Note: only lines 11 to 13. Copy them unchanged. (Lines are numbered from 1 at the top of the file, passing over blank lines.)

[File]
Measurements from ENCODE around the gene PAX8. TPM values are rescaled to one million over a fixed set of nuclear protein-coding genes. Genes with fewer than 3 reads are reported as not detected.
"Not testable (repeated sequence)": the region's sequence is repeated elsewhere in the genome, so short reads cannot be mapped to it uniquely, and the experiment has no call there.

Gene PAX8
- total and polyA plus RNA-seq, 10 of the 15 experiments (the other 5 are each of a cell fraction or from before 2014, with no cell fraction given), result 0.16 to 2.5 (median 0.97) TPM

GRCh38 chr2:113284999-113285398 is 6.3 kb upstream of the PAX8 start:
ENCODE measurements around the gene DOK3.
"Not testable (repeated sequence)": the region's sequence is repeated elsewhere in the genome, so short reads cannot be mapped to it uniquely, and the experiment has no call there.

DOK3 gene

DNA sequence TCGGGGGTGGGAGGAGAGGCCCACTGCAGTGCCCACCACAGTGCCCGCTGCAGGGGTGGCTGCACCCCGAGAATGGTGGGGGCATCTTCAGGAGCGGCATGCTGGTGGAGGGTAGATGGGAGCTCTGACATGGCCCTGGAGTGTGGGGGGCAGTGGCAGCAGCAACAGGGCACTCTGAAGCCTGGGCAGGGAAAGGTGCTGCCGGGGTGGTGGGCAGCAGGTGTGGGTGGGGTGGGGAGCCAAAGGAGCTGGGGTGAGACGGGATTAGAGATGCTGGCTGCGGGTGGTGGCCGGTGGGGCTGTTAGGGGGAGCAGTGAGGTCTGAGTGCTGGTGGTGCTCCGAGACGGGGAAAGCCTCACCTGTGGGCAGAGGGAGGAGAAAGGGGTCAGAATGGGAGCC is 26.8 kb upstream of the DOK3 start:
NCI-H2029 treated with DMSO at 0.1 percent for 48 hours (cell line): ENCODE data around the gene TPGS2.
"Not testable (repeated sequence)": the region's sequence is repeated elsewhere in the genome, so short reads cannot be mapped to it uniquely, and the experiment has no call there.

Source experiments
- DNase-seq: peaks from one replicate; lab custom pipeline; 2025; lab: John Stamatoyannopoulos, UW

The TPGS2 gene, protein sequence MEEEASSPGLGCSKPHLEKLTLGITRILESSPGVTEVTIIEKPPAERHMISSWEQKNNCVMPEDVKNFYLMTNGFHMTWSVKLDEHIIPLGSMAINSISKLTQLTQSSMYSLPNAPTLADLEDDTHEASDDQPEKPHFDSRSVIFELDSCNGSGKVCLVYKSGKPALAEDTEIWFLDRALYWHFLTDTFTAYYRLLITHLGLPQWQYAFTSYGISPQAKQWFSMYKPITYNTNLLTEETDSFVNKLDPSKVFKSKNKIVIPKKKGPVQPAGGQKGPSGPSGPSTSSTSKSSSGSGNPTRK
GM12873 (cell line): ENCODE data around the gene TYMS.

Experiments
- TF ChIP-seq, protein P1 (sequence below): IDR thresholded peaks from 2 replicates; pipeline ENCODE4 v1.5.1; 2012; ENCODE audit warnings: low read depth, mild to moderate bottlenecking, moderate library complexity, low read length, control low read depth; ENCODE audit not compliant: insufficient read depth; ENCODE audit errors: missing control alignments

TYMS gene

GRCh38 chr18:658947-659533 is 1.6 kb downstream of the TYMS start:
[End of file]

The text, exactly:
"Not testable (repeated sequence)": the region's sequence is repeated elsewhere in the genome, so short reads cannot be mapped to it uniquely, and the experiment has no call there.

Source experiments
- DNase-seq: peaks from one replicate; lab custom pipeline; 2025; lab: John Stamatoyannopoulos, UW